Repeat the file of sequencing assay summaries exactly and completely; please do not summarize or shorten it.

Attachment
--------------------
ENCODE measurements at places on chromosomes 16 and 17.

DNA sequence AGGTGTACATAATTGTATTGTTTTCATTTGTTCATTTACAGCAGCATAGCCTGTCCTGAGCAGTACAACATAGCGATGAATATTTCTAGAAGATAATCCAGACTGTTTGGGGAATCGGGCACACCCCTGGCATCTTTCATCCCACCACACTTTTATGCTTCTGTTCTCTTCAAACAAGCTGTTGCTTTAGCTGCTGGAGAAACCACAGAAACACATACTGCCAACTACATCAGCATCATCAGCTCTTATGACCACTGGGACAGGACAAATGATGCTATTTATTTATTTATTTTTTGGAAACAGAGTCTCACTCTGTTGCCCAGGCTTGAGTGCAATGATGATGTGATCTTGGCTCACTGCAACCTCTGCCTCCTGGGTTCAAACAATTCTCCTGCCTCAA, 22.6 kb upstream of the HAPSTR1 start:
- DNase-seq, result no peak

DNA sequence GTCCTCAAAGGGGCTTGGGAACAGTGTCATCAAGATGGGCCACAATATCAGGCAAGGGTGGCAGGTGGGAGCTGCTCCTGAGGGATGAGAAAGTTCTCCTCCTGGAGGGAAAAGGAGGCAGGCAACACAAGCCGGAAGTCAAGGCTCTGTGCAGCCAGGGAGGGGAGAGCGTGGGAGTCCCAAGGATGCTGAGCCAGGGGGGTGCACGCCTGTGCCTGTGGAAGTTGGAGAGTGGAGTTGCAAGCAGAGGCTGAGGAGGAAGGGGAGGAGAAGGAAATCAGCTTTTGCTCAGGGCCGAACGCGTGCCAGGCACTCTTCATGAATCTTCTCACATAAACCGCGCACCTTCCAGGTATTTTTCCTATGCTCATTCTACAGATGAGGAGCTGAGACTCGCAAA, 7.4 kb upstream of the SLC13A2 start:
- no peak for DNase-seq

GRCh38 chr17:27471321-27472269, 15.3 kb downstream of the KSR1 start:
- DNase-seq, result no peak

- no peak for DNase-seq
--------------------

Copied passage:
ENCODE measurements at places on chromosomes 16 and 17.

DNA sequence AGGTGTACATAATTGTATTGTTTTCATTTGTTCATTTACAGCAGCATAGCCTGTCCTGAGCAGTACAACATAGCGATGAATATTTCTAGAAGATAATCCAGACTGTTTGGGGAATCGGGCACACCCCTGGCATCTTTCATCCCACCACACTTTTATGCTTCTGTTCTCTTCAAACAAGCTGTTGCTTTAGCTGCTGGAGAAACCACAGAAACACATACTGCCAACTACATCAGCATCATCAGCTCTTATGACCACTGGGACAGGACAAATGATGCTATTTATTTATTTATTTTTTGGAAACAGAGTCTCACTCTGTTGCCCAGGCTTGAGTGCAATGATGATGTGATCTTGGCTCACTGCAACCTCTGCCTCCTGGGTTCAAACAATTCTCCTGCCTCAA, 22.6 kb upstream of the HAPSTR1 start:
- DNase-seq, result no peak

DNA sequence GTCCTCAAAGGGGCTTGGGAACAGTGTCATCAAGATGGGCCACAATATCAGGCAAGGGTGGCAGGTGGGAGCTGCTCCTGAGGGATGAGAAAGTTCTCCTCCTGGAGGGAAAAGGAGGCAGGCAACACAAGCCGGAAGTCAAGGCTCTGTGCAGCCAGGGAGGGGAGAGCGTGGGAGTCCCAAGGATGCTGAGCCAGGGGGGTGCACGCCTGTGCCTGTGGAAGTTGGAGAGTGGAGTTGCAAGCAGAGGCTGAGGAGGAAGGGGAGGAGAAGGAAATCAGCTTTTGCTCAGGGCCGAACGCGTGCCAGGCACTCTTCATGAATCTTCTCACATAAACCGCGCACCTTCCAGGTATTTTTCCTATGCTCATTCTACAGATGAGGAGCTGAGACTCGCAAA, 7.4 kb upstream of the SLC13A2 start:
- no peak for DNase-seq

GRCh38 chr17:27471321-27472269, 15.3 kb downstream of the KSR1 start:
- DNase-seq, result no peak

- no peak for DNase-seq